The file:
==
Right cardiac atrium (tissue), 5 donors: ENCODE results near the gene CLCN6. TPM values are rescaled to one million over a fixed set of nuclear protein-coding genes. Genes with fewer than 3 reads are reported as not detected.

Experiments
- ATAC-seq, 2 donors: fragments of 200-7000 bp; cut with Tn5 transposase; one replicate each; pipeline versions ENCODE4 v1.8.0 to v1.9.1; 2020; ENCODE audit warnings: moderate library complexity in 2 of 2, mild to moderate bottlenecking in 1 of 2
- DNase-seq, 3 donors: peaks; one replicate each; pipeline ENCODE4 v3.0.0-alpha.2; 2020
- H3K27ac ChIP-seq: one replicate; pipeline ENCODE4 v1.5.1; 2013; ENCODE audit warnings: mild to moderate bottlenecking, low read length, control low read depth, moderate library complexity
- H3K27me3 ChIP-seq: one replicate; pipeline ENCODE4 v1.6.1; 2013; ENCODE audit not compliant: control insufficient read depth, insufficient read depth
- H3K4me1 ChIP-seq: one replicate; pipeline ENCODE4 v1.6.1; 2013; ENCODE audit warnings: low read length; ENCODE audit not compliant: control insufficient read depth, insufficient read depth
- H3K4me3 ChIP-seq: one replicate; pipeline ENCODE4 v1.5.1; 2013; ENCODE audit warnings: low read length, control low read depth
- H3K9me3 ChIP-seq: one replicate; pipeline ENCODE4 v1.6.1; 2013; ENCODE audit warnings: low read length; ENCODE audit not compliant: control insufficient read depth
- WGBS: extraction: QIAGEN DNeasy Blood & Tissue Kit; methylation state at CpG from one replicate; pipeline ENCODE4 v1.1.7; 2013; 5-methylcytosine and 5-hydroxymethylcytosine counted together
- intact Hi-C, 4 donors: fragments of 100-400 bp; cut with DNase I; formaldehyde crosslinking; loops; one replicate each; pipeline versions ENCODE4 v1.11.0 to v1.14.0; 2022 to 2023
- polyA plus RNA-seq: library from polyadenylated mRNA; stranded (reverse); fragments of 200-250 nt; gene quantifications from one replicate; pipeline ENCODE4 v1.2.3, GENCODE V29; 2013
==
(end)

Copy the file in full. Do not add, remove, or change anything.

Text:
Right cardiac atrium (tissue), 5 donors: ENCODE results near the gene CLCN6. TPM values are rescaled to one million over a fixed set of nuclear protein-coding genes. Genes with fewer than 3 reads are reported as not detected.

Experiments
- ATAC-seq, 2 donors: fragments of 200-7000 bp; cut with Tn5 transposase; one replicate each; pipeline versions ENCODE4 v1.8.0 to v1.9.1; 2020; ENCODE audit warnings: moderate library complexity in 2 of 2, mild to moderate bottlenecking in 1 of 2
- DNase-seq, 3 donors: peaks; one replicate each; pipeline ENCODE4 v3.0.0-alpha.2; 2020
- H3K27ac ChIP-seq: one replicate; pipeline ENCODE4 v1.5.1; 2013; ENCODE audit warnings: mild to moderate bottlenecking, low read length, control low read depth, moderate library complexity
- H3K27me3 ChIP-seq: one replicate; pipeline ENCODE4 v1.6.1; 2013; ENCODE audit not compliant: control insufficient read depth, insufficient read depth
- H3K4me1 ChIP-seq: one replicate; pipeline ENCODE4 v1.6.1; 2013; ENCODE audit warnings: low read length; ENCODE audit not compliant: control insufficient read depth, insufficient read depth
- H3K4me3 ChIP-seq: one replicate; pipeline ENCODE4 v1.5.1; 2013; ENCODE audit warnings: low read length, control low read depth
- H3K9me3 ChIP-seq: one replicate; pipeline ENCODE4 v1.6.1; 2013; ENCODE audit warnings: low read length; ENCODE audit not compliant: control insufficient read depth
- WGBS: extraction: QIAGEN DNeasy Blood & Tissue Kit; methylation state at CpG from one replicate; pipeline ENCODE4 v1.1.7; 2013; 5-methylcytosine and 5-hydroxymethylcytosine counted together
- intact Hi-C, 4 donors: fragments of 100-400 bp; cut with DNase I; formaldehyde crosslinking; loops; one replicate each; pipeline versions ENCODE4 v1.11.0 to v1.14.0; 2022 to 2023
- polyA plus RNA-seq: library from polyadenylated mRNA; stranded (reverse); fragments of 200-250 nt; gene quantifications from one replicate; pipeline ENCODE4 v1.2.3, GENCODE V29; 2013